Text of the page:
Psoriatic arthritis

About 30 percent of people who have psoriasis will also develop psoriatic arthritis which causes pain, stiffness and swelling in and around the joints, according to the National Psoriasis Foundation.

Treatments for psoriasis

Finding the right treatment for psoriasis depends on the type and the severity of the condition, including how much of the body is affected.

Topical treatment

Topical treatments, including prescription creams, typically are used for mild psoriasis to reduce swelling and slow the growth of skin cells. These include corticosteroids, coal tar products, anti-inflammatory and antifungal creams.

“These are treatments that you apply directly onto your skin,” Dr. Gilbertson says. “They come in many different forms, such as creams, lotions, ointments or sprays. They come in different strengths, from over-the-counter to prescription strength.”

Topical corticosteroids, for example, are anti-inflammatory drugs that help control the immune system.

Light therapy

This treatment uses natural (sunlight) or artificial ultraviolet light to help reduce scaling and inflammation. “Your doctor may prescribe phototherapy, which is also known as light therapy, either alone or in combination with other treatments,” Dr. Gilbertson explains.

“UV rays from the sun may improve psoriasis,” Dr. Gilbertson notes. “However, too much sun can also worsen the condition. It’s important to consult with your doctor about the safest way to use sunlight as treatment.”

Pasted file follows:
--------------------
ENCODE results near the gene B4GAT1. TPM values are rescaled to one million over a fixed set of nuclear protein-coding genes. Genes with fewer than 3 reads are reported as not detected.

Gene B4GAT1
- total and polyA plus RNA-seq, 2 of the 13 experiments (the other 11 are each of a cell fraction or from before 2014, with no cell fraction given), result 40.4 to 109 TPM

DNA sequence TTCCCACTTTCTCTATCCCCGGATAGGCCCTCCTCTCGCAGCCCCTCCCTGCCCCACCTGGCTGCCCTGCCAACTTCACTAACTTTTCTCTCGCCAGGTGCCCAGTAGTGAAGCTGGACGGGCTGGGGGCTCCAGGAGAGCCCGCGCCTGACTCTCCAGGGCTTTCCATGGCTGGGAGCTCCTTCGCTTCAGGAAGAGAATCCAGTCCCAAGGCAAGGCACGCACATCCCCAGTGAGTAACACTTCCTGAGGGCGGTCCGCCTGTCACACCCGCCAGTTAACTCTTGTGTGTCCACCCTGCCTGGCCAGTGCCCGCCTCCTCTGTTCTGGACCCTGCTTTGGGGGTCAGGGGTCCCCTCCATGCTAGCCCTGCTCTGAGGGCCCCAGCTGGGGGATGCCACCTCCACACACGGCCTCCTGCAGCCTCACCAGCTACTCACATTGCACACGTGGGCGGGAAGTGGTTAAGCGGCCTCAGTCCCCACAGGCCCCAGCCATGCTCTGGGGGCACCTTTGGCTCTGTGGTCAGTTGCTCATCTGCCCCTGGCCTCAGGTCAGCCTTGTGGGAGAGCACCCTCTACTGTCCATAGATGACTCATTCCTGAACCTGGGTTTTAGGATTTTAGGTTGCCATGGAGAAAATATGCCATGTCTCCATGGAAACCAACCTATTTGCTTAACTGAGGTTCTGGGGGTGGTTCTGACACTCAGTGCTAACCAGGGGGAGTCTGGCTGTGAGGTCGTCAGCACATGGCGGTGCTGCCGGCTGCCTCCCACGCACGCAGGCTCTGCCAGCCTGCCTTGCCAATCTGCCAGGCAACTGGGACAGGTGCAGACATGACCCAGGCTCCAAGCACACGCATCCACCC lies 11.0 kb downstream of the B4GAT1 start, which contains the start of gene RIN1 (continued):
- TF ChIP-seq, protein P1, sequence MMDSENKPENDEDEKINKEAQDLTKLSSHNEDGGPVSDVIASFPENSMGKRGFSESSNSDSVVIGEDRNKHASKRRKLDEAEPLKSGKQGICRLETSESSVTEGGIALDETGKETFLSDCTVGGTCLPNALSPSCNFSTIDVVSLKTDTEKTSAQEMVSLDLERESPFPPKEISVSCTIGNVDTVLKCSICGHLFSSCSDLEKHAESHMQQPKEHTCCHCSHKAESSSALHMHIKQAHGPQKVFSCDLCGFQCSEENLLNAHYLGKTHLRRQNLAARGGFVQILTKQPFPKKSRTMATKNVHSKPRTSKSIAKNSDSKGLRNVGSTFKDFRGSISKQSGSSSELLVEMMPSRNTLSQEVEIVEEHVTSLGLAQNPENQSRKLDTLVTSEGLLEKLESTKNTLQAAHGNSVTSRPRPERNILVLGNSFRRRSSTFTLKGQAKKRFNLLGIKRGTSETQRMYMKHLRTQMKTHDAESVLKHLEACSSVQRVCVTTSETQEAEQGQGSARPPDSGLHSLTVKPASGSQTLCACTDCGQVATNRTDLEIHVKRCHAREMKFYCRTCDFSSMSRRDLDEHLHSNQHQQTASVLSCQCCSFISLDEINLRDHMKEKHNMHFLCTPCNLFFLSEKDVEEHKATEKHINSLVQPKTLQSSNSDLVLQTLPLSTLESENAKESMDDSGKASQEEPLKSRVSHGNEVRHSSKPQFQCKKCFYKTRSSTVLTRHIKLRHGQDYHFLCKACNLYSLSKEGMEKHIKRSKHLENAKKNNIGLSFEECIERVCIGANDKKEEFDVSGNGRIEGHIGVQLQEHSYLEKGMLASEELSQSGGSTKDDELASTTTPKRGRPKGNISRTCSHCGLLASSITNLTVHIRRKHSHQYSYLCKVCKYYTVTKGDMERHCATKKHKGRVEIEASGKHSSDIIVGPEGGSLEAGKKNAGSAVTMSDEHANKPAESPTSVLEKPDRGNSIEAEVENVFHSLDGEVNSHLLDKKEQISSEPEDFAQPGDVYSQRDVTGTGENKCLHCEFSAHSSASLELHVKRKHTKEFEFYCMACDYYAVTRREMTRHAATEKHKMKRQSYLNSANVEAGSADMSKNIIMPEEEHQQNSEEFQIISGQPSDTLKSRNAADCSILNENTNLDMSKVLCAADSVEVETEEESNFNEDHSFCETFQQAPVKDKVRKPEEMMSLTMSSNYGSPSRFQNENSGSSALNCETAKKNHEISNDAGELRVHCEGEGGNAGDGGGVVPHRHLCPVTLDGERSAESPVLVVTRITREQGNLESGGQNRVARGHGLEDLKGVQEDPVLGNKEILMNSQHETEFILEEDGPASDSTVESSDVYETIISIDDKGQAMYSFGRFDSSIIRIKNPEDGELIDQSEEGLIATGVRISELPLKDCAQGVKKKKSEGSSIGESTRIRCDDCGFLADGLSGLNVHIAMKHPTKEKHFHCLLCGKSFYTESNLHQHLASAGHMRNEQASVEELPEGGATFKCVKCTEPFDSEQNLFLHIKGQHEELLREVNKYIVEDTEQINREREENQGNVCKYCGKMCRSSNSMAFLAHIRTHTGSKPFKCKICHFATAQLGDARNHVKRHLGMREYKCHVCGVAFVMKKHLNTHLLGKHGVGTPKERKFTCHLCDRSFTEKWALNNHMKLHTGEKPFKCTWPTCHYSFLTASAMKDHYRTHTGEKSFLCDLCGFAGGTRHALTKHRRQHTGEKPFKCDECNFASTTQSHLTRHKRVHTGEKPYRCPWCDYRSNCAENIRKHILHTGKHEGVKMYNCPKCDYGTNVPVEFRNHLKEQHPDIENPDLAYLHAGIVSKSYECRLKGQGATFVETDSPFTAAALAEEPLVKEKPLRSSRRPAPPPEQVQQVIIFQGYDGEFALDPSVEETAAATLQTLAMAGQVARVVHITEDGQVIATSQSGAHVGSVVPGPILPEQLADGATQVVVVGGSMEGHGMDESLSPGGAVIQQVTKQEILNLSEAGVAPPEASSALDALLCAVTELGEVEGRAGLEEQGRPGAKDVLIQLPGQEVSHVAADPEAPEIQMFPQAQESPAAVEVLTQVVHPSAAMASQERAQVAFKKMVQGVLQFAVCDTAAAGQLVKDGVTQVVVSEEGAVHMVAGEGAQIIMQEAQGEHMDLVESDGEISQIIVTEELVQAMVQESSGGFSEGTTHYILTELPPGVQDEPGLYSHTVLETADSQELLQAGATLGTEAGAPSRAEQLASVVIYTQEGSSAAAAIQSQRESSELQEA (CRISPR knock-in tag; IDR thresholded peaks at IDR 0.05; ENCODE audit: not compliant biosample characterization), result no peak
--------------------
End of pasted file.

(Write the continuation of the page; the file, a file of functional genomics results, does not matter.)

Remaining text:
Systemic treatment

Your doctor may prescribe systemic medications — which are drugs that work throughout the body — if you have moderate to severe psoriasis.

Oral treatment

Oral medicine — such as retinoids, methotrexate and mycophenolate mofetil (CellCept) — may be prescribed for severe psoriasis that does not respond to other treatments. These drugs target the immune system to reduce overactivity.

“While these drugs can help make you feel better, they can cause serious side effects,” Dr. Gilbertson says. “As with any medication, they should be used with caution. The goal should always be to find the right treatments with the fewest possible side effects.”


Biologics are injectable medications that are either self-administered or done in an outpatient setting.

Biologics are strong medicines that inhibit the parts of the immune system causing inflammation. “They have revolutionized the treatment for psoriasis and psoriatic arthritis,” Dr. Gilbertson says.

Living with psoriasis

Living with psoriasis can be challenging but finding the right treatment today has been made easier with a variety of new treatments.

“There are now over ten medications that for my patients have been life changing with almost complete clearance of their disease,” says Dr. Gilbertson. “The key is working with your doctor and finding the right treatment to be able to live well with psoriasis.”